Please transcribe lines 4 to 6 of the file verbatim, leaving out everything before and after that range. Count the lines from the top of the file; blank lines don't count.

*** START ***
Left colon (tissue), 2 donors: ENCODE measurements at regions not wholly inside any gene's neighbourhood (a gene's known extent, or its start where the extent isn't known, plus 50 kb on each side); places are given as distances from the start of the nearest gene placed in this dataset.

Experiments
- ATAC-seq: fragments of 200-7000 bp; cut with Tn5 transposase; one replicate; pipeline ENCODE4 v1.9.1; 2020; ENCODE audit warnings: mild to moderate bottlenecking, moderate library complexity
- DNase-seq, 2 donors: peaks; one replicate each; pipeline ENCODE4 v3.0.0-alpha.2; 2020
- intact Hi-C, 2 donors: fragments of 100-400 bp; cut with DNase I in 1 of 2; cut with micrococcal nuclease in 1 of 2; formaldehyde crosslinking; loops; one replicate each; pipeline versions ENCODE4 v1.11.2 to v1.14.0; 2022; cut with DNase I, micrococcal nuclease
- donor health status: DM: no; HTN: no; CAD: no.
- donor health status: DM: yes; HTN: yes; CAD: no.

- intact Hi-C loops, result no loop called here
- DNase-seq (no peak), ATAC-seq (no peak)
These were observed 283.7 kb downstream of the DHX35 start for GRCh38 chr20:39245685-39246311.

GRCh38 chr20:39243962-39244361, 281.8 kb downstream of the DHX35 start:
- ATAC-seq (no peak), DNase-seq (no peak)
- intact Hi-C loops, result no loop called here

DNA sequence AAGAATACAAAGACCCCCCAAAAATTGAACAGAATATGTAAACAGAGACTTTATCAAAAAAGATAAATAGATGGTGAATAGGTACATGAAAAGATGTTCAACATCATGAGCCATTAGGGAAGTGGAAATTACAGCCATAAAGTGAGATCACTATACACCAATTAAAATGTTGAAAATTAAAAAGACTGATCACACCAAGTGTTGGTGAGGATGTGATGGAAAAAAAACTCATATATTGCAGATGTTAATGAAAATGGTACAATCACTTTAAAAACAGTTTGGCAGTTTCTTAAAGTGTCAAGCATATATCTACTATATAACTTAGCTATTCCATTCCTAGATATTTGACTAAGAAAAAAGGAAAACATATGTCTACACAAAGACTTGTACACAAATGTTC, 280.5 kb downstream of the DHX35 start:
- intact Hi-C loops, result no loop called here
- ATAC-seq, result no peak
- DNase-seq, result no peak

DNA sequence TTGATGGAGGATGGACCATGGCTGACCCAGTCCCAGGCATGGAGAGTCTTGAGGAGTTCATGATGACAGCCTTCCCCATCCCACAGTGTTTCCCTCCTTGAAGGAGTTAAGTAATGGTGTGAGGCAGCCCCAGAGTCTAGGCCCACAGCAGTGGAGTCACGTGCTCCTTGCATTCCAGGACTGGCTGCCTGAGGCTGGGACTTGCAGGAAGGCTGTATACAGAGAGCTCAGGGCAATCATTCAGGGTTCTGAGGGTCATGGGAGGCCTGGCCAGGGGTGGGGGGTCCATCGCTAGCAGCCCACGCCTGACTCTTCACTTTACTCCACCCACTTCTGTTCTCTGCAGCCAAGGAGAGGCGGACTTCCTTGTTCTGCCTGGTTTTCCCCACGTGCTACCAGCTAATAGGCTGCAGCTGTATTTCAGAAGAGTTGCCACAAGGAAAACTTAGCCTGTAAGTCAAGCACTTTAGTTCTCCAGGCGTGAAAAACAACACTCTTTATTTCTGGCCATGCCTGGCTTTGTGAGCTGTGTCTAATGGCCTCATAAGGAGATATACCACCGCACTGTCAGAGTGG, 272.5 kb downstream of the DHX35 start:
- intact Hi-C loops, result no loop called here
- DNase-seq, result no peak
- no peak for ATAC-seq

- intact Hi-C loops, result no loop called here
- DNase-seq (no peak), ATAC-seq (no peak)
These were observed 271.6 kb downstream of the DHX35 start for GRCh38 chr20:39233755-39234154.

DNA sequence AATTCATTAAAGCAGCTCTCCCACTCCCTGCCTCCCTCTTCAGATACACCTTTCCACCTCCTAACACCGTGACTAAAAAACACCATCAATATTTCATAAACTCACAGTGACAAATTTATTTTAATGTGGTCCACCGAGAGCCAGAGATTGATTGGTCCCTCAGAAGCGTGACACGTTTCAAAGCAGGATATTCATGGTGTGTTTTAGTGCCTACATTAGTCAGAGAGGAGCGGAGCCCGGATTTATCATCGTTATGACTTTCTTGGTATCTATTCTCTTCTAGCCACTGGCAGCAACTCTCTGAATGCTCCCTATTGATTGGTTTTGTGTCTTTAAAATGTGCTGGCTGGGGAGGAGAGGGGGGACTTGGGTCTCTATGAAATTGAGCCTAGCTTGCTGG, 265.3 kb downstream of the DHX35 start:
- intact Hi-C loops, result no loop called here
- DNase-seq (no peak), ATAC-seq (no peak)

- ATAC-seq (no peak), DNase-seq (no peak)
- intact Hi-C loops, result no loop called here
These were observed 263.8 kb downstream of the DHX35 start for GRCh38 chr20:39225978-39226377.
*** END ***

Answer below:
- DNase-seq, 2 donors: peaks; one replicate each; pipeline ENCODE4 v3.0.0-alpha.2; 2020
- intact Hi-C, 2 donors: fragments of 100-400 bp; cut with DNase I in 1 of 2; cut with micrococcal nuclease in 1 of 2; formaldehyde crosslinking; loops; one replicate each; pipeline versions ENCODE4 v1.11.2 to v1.14.0; 2022; cut with DNase I, micrococcal nuclease
- donor health status: DM: no; HTN: no; CAD: no.